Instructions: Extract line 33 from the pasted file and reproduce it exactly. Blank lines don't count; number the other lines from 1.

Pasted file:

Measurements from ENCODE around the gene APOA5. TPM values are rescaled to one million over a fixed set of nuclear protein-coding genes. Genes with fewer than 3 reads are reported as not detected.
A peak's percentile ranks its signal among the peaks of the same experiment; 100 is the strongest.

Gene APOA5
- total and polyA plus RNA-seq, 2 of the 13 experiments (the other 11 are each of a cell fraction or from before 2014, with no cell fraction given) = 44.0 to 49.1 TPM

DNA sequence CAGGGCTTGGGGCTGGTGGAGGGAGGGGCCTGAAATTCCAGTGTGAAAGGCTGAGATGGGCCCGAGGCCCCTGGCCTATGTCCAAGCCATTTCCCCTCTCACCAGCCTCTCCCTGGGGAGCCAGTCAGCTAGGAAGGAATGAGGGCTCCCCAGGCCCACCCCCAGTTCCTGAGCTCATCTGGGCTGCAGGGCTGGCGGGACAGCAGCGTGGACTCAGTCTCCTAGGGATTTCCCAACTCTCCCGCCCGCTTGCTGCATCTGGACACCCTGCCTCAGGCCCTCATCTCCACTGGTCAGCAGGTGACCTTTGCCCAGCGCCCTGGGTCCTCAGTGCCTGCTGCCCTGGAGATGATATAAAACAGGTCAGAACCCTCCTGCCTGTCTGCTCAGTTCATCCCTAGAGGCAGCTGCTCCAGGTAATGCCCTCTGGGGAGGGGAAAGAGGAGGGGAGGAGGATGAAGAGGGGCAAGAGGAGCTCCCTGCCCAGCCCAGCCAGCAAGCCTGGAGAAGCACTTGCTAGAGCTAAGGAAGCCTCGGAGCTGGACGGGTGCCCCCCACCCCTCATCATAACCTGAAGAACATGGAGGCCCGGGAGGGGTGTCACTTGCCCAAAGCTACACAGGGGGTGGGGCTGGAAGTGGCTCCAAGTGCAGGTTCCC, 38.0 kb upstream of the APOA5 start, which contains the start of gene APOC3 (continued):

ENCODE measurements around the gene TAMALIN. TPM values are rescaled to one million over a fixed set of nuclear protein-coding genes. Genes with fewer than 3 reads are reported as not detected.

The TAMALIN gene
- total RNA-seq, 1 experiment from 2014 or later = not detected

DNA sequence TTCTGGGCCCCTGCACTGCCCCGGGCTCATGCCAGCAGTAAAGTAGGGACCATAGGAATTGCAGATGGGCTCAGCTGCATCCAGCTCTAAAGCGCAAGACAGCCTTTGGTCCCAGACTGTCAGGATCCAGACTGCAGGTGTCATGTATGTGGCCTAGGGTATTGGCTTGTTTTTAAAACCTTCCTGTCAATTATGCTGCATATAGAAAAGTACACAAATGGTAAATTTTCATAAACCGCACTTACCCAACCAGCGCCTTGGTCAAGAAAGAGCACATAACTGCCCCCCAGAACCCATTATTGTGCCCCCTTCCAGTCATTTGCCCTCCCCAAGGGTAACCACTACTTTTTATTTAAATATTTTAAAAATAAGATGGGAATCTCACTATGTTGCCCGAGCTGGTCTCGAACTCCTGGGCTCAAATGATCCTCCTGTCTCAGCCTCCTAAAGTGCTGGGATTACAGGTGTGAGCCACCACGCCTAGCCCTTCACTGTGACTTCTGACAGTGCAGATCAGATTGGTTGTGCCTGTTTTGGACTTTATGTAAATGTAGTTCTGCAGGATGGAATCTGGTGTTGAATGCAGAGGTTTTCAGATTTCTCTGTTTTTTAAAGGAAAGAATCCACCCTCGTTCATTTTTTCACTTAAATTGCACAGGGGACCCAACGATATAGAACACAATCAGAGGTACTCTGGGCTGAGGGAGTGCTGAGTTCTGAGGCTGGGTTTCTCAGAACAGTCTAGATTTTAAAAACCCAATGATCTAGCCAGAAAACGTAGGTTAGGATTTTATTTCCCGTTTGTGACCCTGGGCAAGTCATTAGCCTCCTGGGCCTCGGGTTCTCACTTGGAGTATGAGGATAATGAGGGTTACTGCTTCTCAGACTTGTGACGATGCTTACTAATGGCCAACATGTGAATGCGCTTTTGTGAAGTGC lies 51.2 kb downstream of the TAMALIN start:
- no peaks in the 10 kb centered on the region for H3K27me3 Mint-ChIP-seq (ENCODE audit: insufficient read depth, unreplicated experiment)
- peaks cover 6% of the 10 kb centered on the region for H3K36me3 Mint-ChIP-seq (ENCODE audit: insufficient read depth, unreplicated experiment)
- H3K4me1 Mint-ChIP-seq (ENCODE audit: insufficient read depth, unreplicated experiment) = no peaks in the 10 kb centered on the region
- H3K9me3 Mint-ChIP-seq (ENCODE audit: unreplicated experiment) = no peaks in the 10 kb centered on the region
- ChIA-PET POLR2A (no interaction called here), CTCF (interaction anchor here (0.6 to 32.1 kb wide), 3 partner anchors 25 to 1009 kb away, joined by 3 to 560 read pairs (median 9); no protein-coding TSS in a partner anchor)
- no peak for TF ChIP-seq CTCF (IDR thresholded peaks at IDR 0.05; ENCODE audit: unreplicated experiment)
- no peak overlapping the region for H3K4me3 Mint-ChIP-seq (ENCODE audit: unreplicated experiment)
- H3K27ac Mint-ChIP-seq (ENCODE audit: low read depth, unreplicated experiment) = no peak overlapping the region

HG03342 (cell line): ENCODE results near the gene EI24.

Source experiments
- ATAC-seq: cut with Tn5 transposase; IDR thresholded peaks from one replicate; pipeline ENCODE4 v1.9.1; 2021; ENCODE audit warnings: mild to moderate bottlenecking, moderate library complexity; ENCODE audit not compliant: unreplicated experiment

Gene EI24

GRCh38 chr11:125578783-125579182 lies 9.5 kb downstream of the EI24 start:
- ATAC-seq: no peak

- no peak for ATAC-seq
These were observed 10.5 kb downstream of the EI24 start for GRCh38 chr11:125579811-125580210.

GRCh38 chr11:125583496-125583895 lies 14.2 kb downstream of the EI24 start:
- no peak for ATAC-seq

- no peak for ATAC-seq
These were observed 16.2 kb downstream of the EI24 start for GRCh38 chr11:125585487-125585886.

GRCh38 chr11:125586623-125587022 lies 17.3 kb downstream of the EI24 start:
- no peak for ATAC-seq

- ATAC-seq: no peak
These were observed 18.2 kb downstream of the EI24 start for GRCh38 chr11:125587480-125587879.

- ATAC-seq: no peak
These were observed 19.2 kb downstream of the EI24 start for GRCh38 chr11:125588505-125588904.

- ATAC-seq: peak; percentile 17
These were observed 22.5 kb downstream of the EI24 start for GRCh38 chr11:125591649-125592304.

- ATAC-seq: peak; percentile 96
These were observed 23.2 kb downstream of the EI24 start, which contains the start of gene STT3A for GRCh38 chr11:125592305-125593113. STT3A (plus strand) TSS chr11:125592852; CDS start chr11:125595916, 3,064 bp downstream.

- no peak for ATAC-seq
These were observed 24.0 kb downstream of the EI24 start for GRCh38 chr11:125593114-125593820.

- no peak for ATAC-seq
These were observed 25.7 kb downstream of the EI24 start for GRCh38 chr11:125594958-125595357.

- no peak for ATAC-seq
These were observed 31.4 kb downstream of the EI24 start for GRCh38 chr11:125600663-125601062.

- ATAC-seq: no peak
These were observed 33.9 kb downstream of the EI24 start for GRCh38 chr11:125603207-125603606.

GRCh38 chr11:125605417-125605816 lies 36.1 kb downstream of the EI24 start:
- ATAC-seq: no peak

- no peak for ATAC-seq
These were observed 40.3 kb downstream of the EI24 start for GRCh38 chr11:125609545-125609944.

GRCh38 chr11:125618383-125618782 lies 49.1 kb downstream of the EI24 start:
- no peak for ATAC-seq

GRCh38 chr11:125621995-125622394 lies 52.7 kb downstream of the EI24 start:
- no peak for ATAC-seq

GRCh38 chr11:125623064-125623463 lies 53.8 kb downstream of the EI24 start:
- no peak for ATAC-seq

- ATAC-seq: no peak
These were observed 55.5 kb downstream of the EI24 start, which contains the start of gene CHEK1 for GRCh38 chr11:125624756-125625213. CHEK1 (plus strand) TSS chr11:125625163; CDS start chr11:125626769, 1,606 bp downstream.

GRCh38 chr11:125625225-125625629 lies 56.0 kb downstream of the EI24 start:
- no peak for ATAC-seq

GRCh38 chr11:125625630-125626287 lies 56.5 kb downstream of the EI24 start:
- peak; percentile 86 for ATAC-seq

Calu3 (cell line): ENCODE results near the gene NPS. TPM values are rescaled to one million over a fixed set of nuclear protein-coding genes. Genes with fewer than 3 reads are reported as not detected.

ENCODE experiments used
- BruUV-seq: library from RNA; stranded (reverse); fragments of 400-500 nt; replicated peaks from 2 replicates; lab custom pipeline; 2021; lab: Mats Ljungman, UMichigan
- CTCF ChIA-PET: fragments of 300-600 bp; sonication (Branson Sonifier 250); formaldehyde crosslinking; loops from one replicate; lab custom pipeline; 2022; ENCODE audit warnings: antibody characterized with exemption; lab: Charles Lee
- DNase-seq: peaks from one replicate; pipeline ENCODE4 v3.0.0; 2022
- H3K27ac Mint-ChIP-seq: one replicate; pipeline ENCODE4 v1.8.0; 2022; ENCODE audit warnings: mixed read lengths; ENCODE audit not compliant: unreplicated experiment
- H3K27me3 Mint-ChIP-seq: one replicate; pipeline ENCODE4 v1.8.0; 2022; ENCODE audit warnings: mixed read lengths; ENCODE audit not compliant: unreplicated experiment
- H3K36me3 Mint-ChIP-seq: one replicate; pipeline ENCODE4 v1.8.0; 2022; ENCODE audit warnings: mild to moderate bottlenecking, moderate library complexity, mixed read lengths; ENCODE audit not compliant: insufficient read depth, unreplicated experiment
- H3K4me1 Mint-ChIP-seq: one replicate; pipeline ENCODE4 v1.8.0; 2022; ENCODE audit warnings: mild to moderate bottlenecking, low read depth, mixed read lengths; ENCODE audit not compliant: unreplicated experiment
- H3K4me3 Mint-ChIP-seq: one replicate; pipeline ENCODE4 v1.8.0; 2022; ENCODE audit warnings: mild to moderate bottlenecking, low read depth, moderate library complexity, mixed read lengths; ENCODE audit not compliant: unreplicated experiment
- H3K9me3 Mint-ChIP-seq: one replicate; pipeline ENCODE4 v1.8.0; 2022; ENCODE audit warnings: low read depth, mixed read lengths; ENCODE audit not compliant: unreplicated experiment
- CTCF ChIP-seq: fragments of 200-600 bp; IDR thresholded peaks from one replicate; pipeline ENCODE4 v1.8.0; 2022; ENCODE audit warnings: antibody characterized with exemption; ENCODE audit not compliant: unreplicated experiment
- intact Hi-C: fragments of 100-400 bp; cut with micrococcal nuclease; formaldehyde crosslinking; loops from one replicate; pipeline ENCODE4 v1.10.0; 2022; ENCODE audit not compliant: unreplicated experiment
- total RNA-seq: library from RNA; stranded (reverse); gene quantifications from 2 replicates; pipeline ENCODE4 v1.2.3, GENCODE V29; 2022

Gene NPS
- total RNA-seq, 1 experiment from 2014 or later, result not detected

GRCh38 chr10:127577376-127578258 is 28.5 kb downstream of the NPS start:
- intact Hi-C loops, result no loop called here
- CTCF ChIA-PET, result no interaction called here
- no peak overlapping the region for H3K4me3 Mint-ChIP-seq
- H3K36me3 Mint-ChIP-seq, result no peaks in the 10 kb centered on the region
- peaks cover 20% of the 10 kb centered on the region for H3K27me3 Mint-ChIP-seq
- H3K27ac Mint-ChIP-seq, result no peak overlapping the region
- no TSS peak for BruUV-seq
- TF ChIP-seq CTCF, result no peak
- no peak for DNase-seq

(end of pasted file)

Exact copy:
These were observed 18.2 kb downstream of the EI24 start for GRCh38 chr11:125587480-125587879.